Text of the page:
The San Franciscan Connection

Posted by Matt Kuhns on Mar 29, 2013

San Francisco’s brilliant, long-serving detective Isaiah Lees was well positioned to encounter many of Brilliant Deduction‘s other stars, from a four-dimensional perspective.

Geographically, Lees spent most of his career well outside my book’s largely Atlantic settings. Before the first Transcontinental railroad line was completed with the famous Golden Spike in 1869, California might almost have been as far from London or New York as Australia, so slow and uncertain was crossing North America by land. In the decades after, San Francisco (the fortunate terminus of that first line) was somewhat less isolated, but Lees still worked a long distance from most of his peers, in space.

In time, however, Lees was right in their midst. His police career from 1853 to 1900 spans the busy center of the timeline I drew for my book (some day I’ll post it, along with a properly designed and typeset version). Other than Vidocq, who died a few years after Lees was sworn into the SFPD, and Ellis Parker, who accepted the office of Burlington County detective just six years before Lees retired, the active years of every other detective I’ve profiled overlap considerably with those of Isaiah Lees.

As a result, it’s very tempting to speculate about connections that might have existed, even though there is only one confirmed…

On record, Lees exchanged information with the Pinkertons and communicated directly with both William and Robert; William met Lees personally in San Francisco during their tandem efforts on the 1896 Nevada Bank forgery. That’s it, though, in terms of what’s on the record. There’s no evidence Lees ever had any contact with the Pinkertons’ father, Allan. William Burns was actually in San Francisco investigating an extraordinary theft from the US mint, in 1901… but as Lees had retired from the city’s police the year before, and was in the last year of his life, there’s little reason to assume any meeting between the two. Had Lees been granted several more years, he very likely would have taken notice of Burns, at least, when the latter returned to San Francisco for a sprawling series of corruption investigations. A meeting might well have been unavoidable in that what-if context. As it is, however, the two were probably like ships passing in the night.

Yet, curiously, even though Lees mostly operated at great distance from his American peers, there is compelling reason to speculate on meetings with some of his European counterparts. In 1878, Lees made a once-in-a-lifetime voyage back to the Europe of his birth, and in addition to (presumably) more ordinary tourist stops, he paid calls on both the Paris Sûreté and London’s Scotland Yard. Vidocq was 20 years in his grave, by then, but two of London’s greatest detectives were both alive and well, and yet to retire.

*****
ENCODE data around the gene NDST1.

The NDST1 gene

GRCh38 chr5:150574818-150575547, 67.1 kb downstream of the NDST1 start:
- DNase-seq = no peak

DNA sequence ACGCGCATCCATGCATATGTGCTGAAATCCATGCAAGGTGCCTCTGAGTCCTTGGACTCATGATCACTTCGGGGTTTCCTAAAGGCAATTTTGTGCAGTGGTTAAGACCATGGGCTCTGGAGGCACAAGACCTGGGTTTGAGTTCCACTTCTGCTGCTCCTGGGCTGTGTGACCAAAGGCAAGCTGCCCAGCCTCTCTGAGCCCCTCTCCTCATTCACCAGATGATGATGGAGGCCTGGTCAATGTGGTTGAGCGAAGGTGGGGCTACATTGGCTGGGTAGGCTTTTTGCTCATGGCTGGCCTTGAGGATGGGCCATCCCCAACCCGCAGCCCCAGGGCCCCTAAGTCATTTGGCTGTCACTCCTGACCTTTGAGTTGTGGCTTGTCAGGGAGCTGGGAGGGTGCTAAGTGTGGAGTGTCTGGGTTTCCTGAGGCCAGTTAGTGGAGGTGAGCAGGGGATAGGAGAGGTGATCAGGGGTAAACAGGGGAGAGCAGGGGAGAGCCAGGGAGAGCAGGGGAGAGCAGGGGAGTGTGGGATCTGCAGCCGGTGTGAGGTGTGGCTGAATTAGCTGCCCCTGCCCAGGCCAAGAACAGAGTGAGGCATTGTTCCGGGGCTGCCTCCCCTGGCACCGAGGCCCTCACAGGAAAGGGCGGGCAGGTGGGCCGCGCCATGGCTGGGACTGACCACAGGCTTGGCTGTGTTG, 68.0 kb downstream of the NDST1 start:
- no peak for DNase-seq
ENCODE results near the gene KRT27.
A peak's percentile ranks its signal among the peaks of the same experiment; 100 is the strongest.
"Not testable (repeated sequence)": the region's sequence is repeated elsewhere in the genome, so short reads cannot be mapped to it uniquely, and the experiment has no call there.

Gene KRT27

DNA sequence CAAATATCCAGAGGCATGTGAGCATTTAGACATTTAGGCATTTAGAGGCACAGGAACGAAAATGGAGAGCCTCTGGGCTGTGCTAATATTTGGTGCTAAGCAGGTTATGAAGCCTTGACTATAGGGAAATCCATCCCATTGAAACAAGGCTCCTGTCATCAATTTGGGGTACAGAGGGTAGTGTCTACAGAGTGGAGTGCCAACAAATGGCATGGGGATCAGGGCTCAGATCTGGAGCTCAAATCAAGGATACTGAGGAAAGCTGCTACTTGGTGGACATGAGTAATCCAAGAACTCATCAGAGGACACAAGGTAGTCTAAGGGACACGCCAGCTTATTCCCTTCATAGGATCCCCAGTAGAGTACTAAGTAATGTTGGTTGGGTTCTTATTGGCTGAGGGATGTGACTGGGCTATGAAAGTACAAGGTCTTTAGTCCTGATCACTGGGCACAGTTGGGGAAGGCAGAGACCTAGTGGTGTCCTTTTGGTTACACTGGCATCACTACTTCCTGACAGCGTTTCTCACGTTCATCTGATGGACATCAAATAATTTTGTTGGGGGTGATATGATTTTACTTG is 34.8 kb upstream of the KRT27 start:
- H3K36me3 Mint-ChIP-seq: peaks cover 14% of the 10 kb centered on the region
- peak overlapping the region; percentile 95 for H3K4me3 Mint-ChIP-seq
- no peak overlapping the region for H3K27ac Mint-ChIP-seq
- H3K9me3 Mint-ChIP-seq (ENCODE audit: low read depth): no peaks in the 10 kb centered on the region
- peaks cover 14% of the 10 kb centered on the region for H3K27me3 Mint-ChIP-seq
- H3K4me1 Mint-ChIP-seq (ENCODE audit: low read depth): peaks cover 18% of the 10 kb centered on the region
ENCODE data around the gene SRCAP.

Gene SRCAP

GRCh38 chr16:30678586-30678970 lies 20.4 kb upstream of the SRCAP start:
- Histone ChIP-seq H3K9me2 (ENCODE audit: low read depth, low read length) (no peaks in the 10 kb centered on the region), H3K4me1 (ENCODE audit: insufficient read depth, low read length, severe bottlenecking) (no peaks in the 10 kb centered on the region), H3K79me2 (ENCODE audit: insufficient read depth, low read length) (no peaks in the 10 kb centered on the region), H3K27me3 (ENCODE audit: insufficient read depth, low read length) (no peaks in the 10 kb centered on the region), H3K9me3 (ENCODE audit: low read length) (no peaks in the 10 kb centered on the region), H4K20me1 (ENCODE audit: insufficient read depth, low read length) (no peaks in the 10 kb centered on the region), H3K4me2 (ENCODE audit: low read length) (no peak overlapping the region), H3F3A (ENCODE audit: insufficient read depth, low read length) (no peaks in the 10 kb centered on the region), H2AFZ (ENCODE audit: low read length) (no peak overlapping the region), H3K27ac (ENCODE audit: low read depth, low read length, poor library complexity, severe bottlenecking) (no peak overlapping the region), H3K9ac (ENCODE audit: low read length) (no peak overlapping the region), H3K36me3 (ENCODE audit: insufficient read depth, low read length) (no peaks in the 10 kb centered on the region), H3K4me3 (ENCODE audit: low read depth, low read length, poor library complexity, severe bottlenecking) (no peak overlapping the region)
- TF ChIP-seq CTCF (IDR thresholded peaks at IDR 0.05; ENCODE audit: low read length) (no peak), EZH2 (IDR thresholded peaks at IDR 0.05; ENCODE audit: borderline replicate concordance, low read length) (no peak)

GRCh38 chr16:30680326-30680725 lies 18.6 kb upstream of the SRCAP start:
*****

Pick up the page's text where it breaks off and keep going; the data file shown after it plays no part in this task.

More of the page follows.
Jonathan Whicher would settle into his brief (second) retirement in Battersea in 1880, and “Paddington” Pollaky would commence his own very long retirement in Brighton two years later. But in 1878, both were still active detectives in London. Moreover, both were fairly well-known detectives, and had some connection with Scotland Yard though neither was directly employed by it at the time; on the whole it almost seems more implausible that Lees avoided both men than that he met either of them.

Lees was devoted to his craft, and kept informed about news of crime and policing. It’s difficult to imagine that he would have arrived in London in 1878 without knowing something of the astonishing Tichborne Claimant case, and at least being aware of the ex-Scotland Yard detective who was at the center of its resolution. Even if Lees didn’t make any special effort to seek out Whicher, the opportunity for a casual run-in was there. Whicher may have left Scotland Yard under something of a cloud, initially, but even aside from the Tichborne case’s effect on his reputation, he probably never lost contact with old friends on the force. It isn’t especially fanciful that Whicher still spent time at whatever public house or other hangouts the city detectives frequented. It would be a coincidence if some of those detectives took their distinguished visiting colleague from America out for a pint and happened to run into an old friend and notable private detective, Whicher, but not an unbelievable coincidence. If it did chance to happen, I envision the English-born police detective Lees and the English ex-police detective Whicher getting along famously.

An encounter with “Paddington” Pollaky seems a bit less of a natural fit; Pollaky had long been in private practice and was, moreover, just so enigmatic to all appearances. A run-in with Lees is still possible, though. Pollaky was likewise well-known, certainly among the detective society, and while he had never been a Scotland Yard detective he had long association with the force in one role or another. As grounds for an imaginary story, a meeting between Lees and Pollaky might be even more interesting, too; Pollaky chose to retire early, but he was considerably younger than Whicher and nearly the same age as Lees. Their different cultural backgrounds, meanwhile, might have produced a spark or two. For anyone who feels like penning an offbeat historical mystery, an Isaiah Lees – “Paddington” Pollaky team-up could offer rich potential.

In reality, one probably never took place. But, it might have… and I suppose we’ll just never know.

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